In Black v ASB Bank  NZCA 384, the Court of Appeal has upheld the decision to award indemnity costs of over $90,000 against the appellant.
The costs award had been made on the basis of clauses in security documents which provided for the debtors to pay all costs, including legal costs on a solicitor and client basis, sustained by the bank in enforcing its rights under the documents.
The award was challenged on the ground that, at the first case management conference, the Court had fixed the costs category as category 2 (which provides for prescribed amounts only to be paid as costs). The appellant contended that this category therefore applied for the remainder of the proceeding, unless, for special reasons, the Court changed it under a precise provision of the High Court Rules.
The Court of Appeal rejected that argument. It noted that the High Court Rules expressly provide that indemnity costs may be awarded, notwithstanding an earlier categorisation of the proceeding. However, the actual costs awarded must be "reasonably incurred". In determining whether this is the case the Court must make a robust judgment in relation to the following matters:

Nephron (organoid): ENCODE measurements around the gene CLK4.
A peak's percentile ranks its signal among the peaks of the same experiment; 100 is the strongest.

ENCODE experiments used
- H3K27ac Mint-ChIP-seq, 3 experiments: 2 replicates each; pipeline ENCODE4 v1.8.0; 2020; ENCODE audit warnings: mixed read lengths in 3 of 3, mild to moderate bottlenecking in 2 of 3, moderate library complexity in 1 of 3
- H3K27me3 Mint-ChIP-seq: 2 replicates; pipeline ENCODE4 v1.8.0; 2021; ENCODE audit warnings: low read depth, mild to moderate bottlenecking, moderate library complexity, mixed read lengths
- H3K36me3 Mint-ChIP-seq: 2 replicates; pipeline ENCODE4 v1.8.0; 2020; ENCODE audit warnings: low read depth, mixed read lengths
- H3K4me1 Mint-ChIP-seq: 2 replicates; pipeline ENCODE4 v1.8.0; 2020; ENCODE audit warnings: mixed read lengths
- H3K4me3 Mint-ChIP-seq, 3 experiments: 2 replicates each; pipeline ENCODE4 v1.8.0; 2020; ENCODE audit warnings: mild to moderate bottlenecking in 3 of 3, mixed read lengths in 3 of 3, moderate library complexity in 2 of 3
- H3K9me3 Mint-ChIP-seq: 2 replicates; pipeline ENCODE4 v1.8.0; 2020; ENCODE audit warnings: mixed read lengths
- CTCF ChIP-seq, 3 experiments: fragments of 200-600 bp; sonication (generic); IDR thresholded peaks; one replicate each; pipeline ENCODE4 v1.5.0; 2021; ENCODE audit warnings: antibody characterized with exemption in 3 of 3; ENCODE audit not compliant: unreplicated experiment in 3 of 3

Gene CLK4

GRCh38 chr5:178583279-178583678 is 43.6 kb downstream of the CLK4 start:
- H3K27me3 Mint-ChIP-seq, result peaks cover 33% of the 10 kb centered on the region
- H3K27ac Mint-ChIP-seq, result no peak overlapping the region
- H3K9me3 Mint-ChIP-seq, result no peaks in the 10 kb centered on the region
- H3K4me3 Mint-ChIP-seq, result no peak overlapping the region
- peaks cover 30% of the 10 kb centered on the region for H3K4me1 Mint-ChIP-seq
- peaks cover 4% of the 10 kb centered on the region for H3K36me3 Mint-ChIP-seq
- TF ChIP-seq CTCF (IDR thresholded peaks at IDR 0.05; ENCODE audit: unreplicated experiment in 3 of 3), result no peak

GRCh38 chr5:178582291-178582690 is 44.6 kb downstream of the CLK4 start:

- What tasks attract a costs indemnity on a proper reading of the contract
- Whether the tasks undertaken were those contemplated in the contract
- Whether the steps taken were reasonably necessary in pursuance of the tasks
- Whether the rates charged were reasonable having regard to the principles normally applicable to solicitor/client costs
- Whether any other principles of general contract law would in whole or in part deny the prima facie right to judgment.
The Court held that a party ordered to pay indemnity costs which is not content with the Court's decision on reasonableness has three avenues of possible recourse. It may ask the Judge to make the order subject to taxation (i.e. detailed assessment by the Court), agree with the other party to be bound by the decision of a qualified practitioner as to the reasonableness of the costs or, potentially, make a complaint to the New Zealand Law Society under section 132 of the Lawyers and Conveyancers Act 2006. The Court noted that the availability of this last remedy in this context remains to be authoritatively decided.
Turning to the case at hand, the Court held that the bank's costs had been reasonably incurred (noting that the fee had been "written down" by 31%). Therefore, it upheld the High Court's costs award.
The decision will provide reassurance to contracting parties that "costs" clauses will not lightly be overridden by the Courts.